This story may have begun some time back, but I do so want to share it now, where it is.
This weekend was one of the very best I’ve had in ages, literally. Friday was not remarkable, nor was Saturday –but Sunday was amazing. For two hours or so, and two hours I’ll never forget, I had the company of Hamzie,my childhood friend, her Mum, and a newcomer into my Life, Mohammad, the most remarkable man I’ve met in years.
I don’t know quite where I’ve been, but I’ve not had such an easy evening for… ever. I’ve never had such a company of honest, straightfdorward, well meaning, loving people. I wasn’t uncomfortable for a moment. And I couldn’t stop laughing. And I didn’t need drink or a cigarette. Not for a moment did I even think of these, my usual societal crutches.
I met Hamzie as an overplump, shy, just pubescent girl, at school, some… er… decades ago. I loved her because she was intelligent, and challenged my mind. I loved her because, as an Indian Kenyan, she challenged my cultural horizons. Ultimately, however, I loved her for her natural kindness, her generosity, her insane sense of humour, her loyalty and her courage in the face of life. When we reconnected late last year, after years of intermittent, polite contact, I saw that none of these things had changed. I was grateful, and within minutes, it was like we’d never quite parted.
As adults, I’m glad we have a deeper language. I realised, when talking with Hamzie, that, as a teen, while I struggled with weight and dieting, chemistry revision, makeup, boys and being kissed –Hamzie was way ahead of me. Though she didn’t struggle with chemistry, being too smart, she was undergoing the break-up of her family, privately, courageously, and with the support of only her elder sister, who was probably struggling also. She was struggling with adhering to her religion, being a Bohora. She was struggling with dealing with a spoiled brat of a father, and a hurt, beloved, loving mother, whom she must have had to support emotionally, even as she herself hurt. Her father remarried, and has barely looked back since. She, her sister and her mother looked forward, trying hard not to look backwards. But Hamzie was always cheerful, always mischievous and fun, always helpful and giving, always there; not a hint of drama in her demeanour or carriage.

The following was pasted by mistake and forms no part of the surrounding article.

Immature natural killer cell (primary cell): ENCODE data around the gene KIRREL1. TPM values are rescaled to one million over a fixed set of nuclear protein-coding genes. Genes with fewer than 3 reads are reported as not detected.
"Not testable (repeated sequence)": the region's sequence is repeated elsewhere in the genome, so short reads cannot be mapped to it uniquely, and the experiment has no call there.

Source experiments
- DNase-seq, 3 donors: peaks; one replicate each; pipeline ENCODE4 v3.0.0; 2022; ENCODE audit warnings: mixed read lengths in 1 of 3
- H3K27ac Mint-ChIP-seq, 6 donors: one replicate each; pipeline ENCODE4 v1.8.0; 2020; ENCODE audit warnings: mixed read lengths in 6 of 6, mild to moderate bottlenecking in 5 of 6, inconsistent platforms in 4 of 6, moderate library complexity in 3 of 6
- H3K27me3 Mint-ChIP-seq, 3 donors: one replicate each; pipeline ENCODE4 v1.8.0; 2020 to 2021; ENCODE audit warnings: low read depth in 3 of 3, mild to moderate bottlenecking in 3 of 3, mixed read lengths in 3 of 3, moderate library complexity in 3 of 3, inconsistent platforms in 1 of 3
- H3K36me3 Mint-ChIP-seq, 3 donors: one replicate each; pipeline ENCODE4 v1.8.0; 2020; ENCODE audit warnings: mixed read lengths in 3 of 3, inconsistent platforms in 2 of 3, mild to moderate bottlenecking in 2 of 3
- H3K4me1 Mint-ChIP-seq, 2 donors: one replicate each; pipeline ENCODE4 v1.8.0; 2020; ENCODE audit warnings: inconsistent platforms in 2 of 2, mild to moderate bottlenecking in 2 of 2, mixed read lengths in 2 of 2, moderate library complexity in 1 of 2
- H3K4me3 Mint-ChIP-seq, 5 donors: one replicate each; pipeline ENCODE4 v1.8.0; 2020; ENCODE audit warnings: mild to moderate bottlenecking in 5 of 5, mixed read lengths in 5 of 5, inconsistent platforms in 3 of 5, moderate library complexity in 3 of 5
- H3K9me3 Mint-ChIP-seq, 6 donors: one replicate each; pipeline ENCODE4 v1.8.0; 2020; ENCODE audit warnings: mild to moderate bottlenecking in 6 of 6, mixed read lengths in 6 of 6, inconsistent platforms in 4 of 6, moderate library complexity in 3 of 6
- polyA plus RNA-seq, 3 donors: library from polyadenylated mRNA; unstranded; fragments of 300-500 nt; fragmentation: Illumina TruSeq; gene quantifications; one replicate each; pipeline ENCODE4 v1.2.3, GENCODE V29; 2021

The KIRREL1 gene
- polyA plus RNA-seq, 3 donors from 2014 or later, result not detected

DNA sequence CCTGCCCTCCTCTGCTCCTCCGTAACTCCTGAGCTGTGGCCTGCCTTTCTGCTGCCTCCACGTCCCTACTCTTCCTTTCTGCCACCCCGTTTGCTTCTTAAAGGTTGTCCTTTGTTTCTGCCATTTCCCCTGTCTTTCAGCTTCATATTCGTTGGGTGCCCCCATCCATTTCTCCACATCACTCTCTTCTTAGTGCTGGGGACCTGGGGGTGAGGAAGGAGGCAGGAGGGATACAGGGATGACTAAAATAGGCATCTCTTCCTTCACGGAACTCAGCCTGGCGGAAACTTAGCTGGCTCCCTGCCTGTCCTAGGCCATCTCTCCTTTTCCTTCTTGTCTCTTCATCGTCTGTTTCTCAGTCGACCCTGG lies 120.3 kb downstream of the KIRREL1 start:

Whenever I’ve felt troubled, down or terrible, this last year, I’ve yearned for Hamzie. Her sweet nature, her basic sense, her acceptance of all my crap (indeed, she takes in my confession without even the blink of an eye, and begins spouting solutions in her sharp, intelligent manner almost immediately!) her support, have been priceless. Equally as precious has been her trust in me. Though she is well aware that I shall publish a ‘tell-all’ novel on her the second her becomes famous, it has not stopped her from treating me as another sister, discussing her own problems with me, which has made me feel so treasured. Too many people in my Life aren’t that open –with me or perhaps anyone else. I can be completely myself with Hamzie, and what’s more, I don’t have to disguise how I say what I say. Hamzie knows where she is with me, and me with her. It is a rare, rare relationship, and one I’m more grateful for than I could ever say. And when I met her Mum, I realised why, bless them both. I am even glad that, before she even met me me in person, I was already a presence to Hamzie’s mother; a romantic character called ‘Janet’. The revelation made me cry with laughter all the way home –but I’m kind of proud of it too. I shall be ‘Jeanette’ to Hamzie’s and my new other Mum henceforth (Why not over-romanticise, when it is clearly asked for!) And what a compliment it feels like!
This Christmas, I wish everyone a Precious Hamzie, if they don’t have one already. With a Hamzie in your Life, you will Always be all right. I firmly believe this. Someone in your Life who is like a compass. Brutally honest, but loving with it. Someone whose hard work and courage in the face of Life is an example to you. Someone who makes you laugh until you both cry. Someone who isn’t your mother, but who is nevertheless on your side, no matter what nonsense you have contrived to get yourself into. In short, a Hamzie. God bless Hamzies all over the world, and mine in particular.